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Business Groups Denounce Toll Hike

Business Groups Denounce Toll Hike

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Published by Jon Campbell

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Published by: Jon Campbell on Jul 11, 2012
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For Immediate Release: July 10, 2012 Contact: (518) 458-9696

Toll Hike Leaves New York Anything but “Open for Business”
Twenty business groups have joined together to oppose the New York State Thruway Authority’s proposed 45% toll increase on commercial vehicles. The groups represent over 13,000 companies of all sizes, ranging from farms and grocery stores, to fuel suppliers, lumber mills and manufacturers, who expect to see a significant negative impact on their business as a result of the proposed toll increase. This toll increase is expected to have a drastic impact on agriculture and the food supply. “Many farmers will be paying hundreds if not thousands of dollars more per year just to get their food to market if these toll hikes are approved,” said Dean Norton, New York Farm Bureau President. “Hard working farm families cannot easily absorb those rising transportation costs, and neither can New York families who will see their grocery bills rise because of it.” “The Thruway Authority appears to have no regard for the impact their actions will have on all consumers who rely on the goods delivered by truck,” said Brian Sampson, Executive Director of Unshackle Upstate. “Every time a truck toll is raised, it increases the cost to the consumer. Everything you use, consume or touch will cost more. This does not just hurt the trucking industry. It hurts every manufacturing business and every farmer. As a result, this new increased tax will be absorbed by every taxpayer in New York." Nearly 90% of New York’s communities rely exclusively on trucks to deliver their goods. Transportation costs factor into the price of any commodity. “Trucks are used in nearly every part of the manufacturing process,” said Randy Wolken, President of MACNY- The Manufacturers Association and The Manufacturers Alliance of New York . “Raw materials are transported by truck, so the cost of manufacturing will increase as the tolls on trucks increase. Consumers won’t just see their ‘shipping and handling’ charges increase, they’ll see the cost of every product increase.” The Thruway Authority has proposed a 45% toll increase on commercial vehicles with 3 axles or more, to support their 2012-15 capitol plan, which does not include the planned $5 billion replacement of the Tappan Zee Bridge, spanning the Hudson River between Rockland and Westchester counties. The Thruway Authority was unable to complete the projects in their budget with the revenue from toll hikes for their 2005-2011 capital program, leaving many concerned about the mismanagement of toll revenue. The Thruway Authority’s questionable financial decisions are well-documented. In 2008, the New York State Comptroller found the authority’s planned (and subsequently implemented) toll increases were not justified and that the authority needed to undertake a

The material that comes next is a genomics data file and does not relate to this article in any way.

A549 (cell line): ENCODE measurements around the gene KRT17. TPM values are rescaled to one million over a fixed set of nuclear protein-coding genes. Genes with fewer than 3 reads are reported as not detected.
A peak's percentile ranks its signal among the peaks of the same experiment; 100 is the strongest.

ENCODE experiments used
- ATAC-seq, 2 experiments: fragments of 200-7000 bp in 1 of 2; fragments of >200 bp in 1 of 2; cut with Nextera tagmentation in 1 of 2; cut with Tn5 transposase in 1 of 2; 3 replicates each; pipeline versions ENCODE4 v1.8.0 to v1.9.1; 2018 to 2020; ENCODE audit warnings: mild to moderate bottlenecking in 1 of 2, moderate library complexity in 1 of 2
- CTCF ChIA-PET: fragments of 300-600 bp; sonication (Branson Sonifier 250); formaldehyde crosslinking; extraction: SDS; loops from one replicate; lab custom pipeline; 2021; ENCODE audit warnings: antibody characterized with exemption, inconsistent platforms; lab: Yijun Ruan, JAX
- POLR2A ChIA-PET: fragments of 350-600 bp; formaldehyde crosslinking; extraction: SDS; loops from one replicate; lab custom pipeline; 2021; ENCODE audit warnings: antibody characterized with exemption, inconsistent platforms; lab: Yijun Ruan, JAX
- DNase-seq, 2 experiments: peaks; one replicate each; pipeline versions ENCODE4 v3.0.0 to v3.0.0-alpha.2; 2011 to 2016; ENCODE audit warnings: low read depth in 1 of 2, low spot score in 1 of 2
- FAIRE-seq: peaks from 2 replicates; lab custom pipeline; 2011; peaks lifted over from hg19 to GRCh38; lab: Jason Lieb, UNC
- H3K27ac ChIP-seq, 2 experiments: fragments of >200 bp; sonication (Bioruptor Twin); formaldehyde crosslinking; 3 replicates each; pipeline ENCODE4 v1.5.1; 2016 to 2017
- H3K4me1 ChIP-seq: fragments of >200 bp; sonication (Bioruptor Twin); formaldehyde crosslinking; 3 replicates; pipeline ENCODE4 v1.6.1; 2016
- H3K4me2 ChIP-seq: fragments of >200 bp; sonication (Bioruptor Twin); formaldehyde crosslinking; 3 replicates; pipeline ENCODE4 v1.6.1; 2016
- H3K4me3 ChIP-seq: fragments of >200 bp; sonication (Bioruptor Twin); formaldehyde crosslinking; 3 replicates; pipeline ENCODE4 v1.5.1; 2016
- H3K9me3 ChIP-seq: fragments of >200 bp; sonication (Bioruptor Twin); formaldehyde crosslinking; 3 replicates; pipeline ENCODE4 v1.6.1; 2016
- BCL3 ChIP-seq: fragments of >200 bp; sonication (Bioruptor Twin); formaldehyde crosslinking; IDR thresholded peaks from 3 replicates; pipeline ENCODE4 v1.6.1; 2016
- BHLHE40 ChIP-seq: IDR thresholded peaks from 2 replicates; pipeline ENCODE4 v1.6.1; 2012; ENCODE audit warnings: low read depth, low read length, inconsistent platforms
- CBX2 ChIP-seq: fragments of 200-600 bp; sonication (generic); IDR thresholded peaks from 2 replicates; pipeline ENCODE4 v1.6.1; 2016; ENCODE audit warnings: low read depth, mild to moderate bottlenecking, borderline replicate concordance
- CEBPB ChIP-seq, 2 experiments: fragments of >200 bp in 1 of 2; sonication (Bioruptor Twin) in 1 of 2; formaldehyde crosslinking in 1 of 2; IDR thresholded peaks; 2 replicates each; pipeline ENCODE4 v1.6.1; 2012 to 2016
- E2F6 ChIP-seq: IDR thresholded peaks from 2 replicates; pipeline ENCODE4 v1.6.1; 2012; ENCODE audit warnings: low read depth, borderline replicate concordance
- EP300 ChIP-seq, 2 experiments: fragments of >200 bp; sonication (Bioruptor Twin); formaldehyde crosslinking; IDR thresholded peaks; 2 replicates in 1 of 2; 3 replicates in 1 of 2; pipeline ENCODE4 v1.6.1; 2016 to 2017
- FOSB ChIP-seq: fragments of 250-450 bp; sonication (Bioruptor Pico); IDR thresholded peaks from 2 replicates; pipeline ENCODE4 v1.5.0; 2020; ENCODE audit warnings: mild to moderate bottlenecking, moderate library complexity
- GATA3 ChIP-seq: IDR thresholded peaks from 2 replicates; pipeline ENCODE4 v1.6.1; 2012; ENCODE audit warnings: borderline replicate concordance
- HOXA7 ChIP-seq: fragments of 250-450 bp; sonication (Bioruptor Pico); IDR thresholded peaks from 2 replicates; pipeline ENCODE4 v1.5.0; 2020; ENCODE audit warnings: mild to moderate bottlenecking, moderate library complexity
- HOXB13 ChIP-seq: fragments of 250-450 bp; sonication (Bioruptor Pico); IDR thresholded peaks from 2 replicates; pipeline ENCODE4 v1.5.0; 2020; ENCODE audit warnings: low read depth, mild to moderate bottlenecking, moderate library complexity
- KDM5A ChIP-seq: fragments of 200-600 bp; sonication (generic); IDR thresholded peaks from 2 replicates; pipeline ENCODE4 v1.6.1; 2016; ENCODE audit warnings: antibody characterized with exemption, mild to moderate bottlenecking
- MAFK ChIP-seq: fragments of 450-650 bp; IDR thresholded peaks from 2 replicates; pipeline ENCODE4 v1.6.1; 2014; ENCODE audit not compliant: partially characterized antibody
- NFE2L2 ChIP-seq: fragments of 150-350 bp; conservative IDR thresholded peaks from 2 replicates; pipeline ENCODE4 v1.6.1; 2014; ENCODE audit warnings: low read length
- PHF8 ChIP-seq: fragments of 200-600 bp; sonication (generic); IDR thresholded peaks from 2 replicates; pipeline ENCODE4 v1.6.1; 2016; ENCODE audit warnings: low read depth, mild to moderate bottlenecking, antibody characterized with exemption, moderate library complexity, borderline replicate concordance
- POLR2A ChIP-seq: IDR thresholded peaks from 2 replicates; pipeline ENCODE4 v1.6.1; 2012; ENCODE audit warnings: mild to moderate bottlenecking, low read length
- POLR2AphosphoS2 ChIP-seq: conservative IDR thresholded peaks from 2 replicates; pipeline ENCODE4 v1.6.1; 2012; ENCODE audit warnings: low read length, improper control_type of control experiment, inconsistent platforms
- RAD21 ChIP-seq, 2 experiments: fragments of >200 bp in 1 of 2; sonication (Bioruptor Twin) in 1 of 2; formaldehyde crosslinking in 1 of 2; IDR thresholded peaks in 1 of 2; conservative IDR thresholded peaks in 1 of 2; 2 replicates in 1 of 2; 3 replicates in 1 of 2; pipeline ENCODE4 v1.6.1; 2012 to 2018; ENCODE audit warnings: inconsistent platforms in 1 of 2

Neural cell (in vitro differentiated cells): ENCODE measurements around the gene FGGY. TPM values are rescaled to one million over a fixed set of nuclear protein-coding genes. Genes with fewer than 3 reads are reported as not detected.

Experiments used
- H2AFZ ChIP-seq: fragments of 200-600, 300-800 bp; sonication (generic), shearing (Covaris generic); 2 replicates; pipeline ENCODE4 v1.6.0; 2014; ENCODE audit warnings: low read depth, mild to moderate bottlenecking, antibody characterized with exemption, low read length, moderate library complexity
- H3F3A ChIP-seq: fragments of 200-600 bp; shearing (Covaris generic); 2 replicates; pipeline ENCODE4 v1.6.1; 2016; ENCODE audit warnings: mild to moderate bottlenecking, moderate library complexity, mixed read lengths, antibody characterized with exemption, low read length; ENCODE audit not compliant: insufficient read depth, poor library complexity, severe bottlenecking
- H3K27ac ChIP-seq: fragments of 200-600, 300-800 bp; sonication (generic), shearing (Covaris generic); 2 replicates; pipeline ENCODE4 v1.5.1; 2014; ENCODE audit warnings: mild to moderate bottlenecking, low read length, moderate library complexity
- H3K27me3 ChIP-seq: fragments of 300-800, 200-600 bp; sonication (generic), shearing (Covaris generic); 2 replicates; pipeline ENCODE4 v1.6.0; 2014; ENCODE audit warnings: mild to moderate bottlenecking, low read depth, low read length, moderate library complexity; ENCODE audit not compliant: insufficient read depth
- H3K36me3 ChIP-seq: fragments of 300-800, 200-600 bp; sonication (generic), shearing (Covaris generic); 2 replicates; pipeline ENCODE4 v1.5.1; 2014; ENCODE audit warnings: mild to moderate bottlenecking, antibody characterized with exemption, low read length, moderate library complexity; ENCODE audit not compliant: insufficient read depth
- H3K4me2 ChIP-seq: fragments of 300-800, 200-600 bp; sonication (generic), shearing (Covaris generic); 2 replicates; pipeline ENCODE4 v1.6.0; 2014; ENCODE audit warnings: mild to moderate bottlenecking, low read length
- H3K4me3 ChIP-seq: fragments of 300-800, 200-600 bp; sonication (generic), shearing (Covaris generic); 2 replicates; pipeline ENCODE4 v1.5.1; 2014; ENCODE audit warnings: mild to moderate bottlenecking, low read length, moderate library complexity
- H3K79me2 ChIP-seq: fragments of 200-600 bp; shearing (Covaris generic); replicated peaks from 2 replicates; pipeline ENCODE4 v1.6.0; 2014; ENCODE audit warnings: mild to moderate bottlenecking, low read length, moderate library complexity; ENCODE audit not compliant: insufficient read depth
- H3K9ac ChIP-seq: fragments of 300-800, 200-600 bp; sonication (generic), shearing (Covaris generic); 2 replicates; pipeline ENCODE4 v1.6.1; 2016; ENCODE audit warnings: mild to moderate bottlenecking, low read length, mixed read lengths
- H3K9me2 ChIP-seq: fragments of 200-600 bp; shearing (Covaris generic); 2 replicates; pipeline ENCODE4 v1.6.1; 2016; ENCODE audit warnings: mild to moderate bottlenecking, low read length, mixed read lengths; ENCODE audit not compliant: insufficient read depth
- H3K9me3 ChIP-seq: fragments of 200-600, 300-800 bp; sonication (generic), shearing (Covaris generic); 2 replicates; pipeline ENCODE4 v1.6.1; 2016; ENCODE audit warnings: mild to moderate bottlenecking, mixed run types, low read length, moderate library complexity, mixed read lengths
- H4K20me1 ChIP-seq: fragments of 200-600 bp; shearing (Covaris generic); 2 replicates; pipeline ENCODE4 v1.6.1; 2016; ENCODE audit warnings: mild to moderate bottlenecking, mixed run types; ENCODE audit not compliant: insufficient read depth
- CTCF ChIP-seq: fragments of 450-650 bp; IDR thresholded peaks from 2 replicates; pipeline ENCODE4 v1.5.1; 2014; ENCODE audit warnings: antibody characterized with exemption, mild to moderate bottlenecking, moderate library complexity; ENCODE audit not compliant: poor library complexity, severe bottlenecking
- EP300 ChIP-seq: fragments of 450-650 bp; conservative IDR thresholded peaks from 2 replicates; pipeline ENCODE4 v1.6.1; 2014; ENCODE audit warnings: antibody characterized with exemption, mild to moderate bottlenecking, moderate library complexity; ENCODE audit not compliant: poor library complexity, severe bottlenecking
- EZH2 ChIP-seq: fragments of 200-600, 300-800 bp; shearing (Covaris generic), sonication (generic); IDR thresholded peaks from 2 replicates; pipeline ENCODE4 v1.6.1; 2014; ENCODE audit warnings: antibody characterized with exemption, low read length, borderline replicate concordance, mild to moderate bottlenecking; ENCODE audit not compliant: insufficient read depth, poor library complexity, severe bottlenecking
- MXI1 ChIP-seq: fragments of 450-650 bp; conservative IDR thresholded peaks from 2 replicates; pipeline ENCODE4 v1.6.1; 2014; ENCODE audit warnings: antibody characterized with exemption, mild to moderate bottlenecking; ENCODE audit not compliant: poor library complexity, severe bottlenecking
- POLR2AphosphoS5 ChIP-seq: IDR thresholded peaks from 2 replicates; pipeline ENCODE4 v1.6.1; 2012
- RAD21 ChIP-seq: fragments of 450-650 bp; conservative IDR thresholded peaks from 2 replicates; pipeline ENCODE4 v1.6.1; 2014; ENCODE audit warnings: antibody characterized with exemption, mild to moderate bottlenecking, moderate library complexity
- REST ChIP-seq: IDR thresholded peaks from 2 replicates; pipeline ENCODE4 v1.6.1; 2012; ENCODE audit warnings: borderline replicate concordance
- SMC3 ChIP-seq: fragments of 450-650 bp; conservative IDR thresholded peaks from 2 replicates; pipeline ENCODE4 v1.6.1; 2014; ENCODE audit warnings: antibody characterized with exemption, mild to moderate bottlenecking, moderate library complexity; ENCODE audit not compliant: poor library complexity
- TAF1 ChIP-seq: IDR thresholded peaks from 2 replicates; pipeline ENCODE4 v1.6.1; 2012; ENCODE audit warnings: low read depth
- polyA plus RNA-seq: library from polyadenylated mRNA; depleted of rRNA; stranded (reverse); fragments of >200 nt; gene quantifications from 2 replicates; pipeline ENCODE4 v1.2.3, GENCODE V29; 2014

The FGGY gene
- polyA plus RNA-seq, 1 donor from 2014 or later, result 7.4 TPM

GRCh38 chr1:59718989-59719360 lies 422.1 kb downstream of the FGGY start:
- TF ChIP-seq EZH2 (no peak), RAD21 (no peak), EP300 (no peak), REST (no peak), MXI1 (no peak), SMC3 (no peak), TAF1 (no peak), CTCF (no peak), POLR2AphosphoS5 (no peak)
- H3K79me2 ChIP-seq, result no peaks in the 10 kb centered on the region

review to control spending and find alternative revenue options. Additionally, it found that the authority’s capital planning process allowed practices that did not sufficiently consider the need for accountability and transparency. The Thruway Authority raised the toll regardless and took no action on the comptroller’s recommendations. “The Thruway Authority has mismanaged their finances for years and to make up for it, they’re asking average consumers to foot the bill through increased transportation costs,” said Kendra Adams, President of the New York State Motor Truck Association. “They are showing total disregard for what it will do to consumers, how it will impact communities along alternate routes and what it will do the economy of New York. And make no mistake, every New Yorker will foot the bill.” “There is not an industry in this state that does not rely heavily on trucks to keep their business running dayto-day,” said Mike Durant, State Director of the New York Chapter of the National Federation of Independent Business. “At a time when New York is supposed to be ‘open for business,’ this truck toll increase practically invites businesses to leave New York.” “Export markets have kept the forest products industry alive in recent years,” said Eric Carlson, President and CEO of the Empire State Forest Products Association. “With high fuel costs, this toll increase is the proverbial straw that will break the back of the industry in New York State, sending our jobs to other states.” Gov. Andrew Cuomo, who has declared New York “open for business,” while discussing the use of the Port Authority of New York and New Jersey’s toll increases to fund the building of the Ground Zero site in Manhattan stated, “The taxpayer, the toll payer, is not an endless, bottomless well for government to dip into to cure their incompetence.” The organizations that plan to go to Gov. Cuomo, legislators and the Thruway Authority with the concerns of their members, include: American Trucking Associations Council of Industry Empire State Forest Products Association Empire State Petroleum Association Empire State Towing and Recovery Association Food Industry Alliance of New York Manufacturers Alliance of New York Manufacturers Association National Federation of Independent Business National Private Truck Council New York Association of Convenience Stores New York Farm Bureau New York State Motor Truck Association New York State Movers and Warehouseman's Association Northeast Ag & Feed Alliance Northeast Dairy Foods Association, Inc. Northeastern Retail Lumber Association Retail Council of New York State Rochester Transportation Council Unshackle Upstate ###

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